Teachers and parents protest budget cuts at school board meeting earlier this school year. Photo by Ken Epstein.
Oakland and several other school districts were hoping this month that legislators would be willing to adopt provisions in the new state budget that would give their districts the financial relief they need to stabilize their finances.
But unfortunately, the Democratic administration was not interested in putting out a helping hand to these cash-strapped districts, which are made up primarily of students of color.
The four districts—Oakland, Inglewood, Vallejo and South Monterey County—were all taken over by the state in the past 15 years and are still struggling to regain stability while repaying loans that were imposed on them by the state.
Oakland was forced to take a $100 million loan in 2003 even though its deficit at the time was only about $37 million. The district is scheduled to continue paying about $6 million a year until 2024.
Although the OUSD superintendent and school board now run the district, a state-appointed trustee still has veto power over all of the district’s financial decisions.
Inglewood, which went into state receivership in 2012, is paying $1.8 million a year on a $29 million state loan debt and remains under the control of a state-appointed administrator.
Legislators recently rejected a recommendation proposed by Assemblymember Rob Bonta, which would have given the districts a five-year deferment on those loans.
The money might have averted a teachers’ strike in Inglewood Unified, where the district and union reached a tentative agreement, contingent on the district being able to receive $4 million in “state relief” for at least two years.
Oakland Unified, which also faces a possible teachers’ strike, wanted to be included in whatever deal was offered to Inglewood.
“To continue to offer high quality education to the young people of Oakland, we believe that our leadership needs this temporary budget relief so that they can make strategic choices to preserve the financial integrity of our district,” said Oakland Superintendent Kyla Johnson-Trammell.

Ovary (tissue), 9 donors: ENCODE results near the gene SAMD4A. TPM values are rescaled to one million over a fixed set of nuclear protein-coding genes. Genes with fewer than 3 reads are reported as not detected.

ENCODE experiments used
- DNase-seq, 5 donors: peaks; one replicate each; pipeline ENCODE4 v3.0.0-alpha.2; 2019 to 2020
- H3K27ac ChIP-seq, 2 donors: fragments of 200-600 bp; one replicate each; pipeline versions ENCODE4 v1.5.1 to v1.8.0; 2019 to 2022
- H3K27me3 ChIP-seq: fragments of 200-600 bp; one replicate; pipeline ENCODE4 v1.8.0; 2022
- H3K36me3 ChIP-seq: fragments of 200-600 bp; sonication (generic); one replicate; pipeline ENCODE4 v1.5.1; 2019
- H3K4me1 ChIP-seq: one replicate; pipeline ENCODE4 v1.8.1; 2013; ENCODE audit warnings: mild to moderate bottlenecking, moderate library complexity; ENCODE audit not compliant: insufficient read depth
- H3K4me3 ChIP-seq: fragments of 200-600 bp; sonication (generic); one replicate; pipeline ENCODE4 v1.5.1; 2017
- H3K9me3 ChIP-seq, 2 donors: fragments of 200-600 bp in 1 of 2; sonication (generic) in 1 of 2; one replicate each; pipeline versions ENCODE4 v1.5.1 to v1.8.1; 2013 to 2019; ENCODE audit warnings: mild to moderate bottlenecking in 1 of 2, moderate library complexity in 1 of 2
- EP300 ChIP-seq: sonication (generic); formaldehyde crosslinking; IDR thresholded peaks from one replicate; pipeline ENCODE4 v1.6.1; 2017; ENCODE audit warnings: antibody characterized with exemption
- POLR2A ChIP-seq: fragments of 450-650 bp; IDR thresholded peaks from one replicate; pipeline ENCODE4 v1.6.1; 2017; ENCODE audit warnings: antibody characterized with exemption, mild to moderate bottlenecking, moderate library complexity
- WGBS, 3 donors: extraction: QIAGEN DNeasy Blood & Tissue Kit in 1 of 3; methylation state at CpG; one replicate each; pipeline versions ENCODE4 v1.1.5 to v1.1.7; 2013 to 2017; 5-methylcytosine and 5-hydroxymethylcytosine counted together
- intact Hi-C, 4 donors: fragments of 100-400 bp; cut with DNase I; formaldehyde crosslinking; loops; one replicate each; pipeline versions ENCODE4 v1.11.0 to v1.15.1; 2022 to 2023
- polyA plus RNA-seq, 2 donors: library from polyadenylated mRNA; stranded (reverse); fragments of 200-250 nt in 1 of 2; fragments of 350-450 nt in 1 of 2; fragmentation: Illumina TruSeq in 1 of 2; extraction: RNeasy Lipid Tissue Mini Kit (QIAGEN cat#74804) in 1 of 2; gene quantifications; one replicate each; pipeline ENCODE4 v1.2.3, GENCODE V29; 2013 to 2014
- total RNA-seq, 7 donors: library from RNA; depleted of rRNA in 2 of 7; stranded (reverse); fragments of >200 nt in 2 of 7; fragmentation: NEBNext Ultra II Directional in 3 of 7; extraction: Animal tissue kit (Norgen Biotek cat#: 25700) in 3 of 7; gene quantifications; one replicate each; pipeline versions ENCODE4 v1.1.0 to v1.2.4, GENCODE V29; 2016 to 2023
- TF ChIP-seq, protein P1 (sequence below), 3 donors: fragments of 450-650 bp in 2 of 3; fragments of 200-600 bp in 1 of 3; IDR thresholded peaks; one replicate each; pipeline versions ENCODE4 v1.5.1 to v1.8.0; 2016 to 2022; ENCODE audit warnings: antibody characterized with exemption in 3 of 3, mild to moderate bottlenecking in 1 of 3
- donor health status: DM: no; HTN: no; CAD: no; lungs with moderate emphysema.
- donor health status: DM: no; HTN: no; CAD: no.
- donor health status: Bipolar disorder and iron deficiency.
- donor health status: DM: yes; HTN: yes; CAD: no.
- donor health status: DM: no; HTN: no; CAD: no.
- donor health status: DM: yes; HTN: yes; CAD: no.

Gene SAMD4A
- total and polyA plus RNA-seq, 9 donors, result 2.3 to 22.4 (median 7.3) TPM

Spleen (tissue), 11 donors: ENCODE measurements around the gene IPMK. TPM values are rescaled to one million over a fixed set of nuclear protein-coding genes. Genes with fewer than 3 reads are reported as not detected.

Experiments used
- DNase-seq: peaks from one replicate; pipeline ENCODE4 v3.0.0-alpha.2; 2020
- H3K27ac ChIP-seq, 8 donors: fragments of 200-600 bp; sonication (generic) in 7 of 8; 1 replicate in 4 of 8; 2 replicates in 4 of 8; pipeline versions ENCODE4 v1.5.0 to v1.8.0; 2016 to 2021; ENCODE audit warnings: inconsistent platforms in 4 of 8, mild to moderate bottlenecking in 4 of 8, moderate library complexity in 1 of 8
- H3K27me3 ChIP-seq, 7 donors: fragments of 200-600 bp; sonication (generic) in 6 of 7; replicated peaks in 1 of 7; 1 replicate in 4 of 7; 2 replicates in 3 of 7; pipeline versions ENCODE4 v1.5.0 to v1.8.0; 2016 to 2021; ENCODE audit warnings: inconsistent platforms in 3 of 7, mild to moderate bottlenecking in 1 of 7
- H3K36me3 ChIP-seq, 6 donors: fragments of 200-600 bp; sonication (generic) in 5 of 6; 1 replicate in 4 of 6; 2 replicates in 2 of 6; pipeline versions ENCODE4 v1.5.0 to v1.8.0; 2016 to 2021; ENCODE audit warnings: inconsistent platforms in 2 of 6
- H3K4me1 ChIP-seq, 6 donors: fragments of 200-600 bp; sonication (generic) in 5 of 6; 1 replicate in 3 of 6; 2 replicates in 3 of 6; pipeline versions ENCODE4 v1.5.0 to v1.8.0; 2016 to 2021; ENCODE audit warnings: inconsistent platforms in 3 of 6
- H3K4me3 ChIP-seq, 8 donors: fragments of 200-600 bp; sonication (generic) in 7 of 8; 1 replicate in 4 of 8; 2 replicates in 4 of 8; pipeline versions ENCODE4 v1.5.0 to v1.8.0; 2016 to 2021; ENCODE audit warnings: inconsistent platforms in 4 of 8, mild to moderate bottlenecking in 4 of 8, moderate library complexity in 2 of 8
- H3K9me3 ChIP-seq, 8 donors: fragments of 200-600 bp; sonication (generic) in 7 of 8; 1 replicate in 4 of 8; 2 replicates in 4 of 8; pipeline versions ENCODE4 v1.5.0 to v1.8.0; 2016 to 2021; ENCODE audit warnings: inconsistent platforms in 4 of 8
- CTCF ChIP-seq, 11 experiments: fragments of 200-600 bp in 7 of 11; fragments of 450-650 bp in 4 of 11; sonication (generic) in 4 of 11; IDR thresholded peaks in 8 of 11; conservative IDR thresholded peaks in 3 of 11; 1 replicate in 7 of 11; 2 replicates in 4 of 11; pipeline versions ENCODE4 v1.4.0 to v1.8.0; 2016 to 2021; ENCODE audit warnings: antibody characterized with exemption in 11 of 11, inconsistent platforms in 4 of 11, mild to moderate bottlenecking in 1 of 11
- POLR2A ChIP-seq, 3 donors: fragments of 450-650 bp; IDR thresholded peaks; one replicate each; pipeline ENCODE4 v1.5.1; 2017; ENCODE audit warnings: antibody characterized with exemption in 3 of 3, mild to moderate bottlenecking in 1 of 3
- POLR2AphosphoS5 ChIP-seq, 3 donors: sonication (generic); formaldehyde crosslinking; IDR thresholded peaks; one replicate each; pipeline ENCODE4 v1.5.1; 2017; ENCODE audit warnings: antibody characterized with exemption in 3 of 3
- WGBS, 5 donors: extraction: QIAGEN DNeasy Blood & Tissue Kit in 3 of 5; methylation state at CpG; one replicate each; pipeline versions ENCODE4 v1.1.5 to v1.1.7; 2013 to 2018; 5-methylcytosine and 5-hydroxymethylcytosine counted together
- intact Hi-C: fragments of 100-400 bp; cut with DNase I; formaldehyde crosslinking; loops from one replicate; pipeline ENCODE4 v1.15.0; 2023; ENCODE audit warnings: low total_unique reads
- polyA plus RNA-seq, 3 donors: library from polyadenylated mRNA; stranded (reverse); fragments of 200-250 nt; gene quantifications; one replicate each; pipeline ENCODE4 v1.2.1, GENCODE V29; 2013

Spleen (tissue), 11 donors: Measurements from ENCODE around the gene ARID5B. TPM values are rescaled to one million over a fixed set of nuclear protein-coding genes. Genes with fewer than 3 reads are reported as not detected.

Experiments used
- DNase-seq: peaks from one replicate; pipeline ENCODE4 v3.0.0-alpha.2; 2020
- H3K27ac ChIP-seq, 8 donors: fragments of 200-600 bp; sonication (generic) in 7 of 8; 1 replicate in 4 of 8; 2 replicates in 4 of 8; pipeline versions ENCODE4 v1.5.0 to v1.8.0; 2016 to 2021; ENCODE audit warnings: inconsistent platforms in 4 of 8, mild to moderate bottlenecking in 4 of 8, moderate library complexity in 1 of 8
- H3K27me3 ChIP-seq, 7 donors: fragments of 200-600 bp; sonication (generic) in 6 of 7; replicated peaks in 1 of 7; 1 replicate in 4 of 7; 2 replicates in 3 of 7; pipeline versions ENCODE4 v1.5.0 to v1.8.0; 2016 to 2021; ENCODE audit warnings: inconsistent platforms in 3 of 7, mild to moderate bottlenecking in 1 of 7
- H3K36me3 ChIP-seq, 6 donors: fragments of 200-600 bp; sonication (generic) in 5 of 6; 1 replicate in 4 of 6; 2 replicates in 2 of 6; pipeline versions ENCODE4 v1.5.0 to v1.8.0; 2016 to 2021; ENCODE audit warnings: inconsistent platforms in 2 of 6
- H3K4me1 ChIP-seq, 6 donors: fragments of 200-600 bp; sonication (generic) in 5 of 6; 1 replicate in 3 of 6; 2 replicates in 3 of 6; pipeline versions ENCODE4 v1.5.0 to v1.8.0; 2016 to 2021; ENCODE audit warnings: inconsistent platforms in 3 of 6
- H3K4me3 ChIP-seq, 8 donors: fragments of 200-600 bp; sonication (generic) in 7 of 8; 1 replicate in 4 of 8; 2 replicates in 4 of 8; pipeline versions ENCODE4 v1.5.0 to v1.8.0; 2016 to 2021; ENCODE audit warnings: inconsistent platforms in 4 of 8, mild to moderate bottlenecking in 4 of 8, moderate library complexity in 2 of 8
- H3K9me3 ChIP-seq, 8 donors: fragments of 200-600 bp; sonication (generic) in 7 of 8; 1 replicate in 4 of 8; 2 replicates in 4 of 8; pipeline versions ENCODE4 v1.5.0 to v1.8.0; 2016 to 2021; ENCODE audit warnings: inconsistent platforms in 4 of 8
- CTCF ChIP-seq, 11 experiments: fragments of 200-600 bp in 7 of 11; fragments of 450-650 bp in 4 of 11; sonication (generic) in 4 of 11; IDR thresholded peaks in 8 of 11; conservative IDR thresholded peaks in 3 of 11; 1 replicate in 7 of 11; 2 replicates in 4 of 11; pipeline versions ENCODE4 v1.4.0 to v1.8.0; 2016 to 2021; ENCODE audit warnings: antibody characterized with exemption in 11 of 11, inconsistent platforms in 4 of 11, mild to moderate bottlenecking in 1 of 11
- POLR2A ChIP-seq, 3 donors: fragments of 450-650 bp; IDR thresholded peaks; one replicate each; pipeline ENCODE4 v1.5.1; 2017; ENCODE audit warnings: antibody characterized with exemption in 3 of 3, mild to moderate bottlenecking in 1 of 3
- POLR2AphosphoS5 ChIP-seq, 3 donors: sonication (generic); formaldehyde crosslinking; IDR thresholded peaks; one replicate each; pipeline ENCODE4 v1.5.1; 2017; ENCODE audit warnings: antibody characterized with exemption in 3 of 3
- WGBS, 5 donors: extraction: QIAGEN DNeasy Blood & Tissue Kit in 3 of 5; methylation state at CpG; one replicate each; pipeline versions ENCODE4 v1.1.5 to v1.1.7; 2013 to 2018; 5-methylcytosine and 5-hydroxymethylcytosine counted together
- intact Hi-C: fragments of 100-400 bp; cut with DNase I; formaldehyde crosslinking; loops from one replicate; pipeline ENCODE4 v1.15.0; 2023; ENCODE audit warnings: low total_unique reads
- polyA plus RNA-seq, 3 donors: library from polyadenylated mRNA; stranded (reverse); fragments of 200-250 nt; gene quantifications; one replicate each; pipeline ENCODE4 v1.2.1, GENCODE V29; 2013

“The alternative could lead to draconian cuts that would hurt all students in our city.”
Oakland made $9.3 million in cuts this year and must cut another $10 million next year, according to district reports.
Assemblymember Bonta, (D-Oakland), worked with legislators from all four districts to provide the same relief to all of them, while recognizing that his proposal was a long shot, especially for Oakland.
He is now looking for other ways to obtain financial support for Oakland, according to his office.
“The state is not sympathetic to Oakland’s situation,” Bonta told EdSource. “I think there’s definitely push back from the administration on this, otherwise it would have been granted by now.”
Bonta said the governor’s administration does not look favorably at Oakland, in part because Oakland’s fiscal management has been criticized by the Fiscal Crisis Management & Assistance Team (FCMAT).
In an interview with EdSource, Michael Fine, CEO of FCMAT, said a just-completed analysis of district finances to be posted online soon shows that Oakland can meet its financial obligations at this time without state assistance.
“It’s in distress,” he said, “but Oakland doesn’t need this relief right now.”
According to FCMAT, which helped the state run the school district during the period of state receivership between 2003 and 2009, the district’s current financial woes are unrelated to the state takeover.
However, reports from the time show that under state receivership, with the involvement of FCMAT staff, the state spent Oakland’s $100 million state loan without consulting the community and ran the district’s finances without conducting any outside audits.
When receivership ended and FCMAT left, the district still had a deficit. Gov. Jerry Brown, who was mayor of Oakland at the time of the state takeover of the schools, was deeply involved in engineering the takeover, along with political allies. While mayor, he focused his efforts to support education by creating and fundraising for two Oakland charter schools.
Published by Post staff with material from EdSource/Theresa Harrington.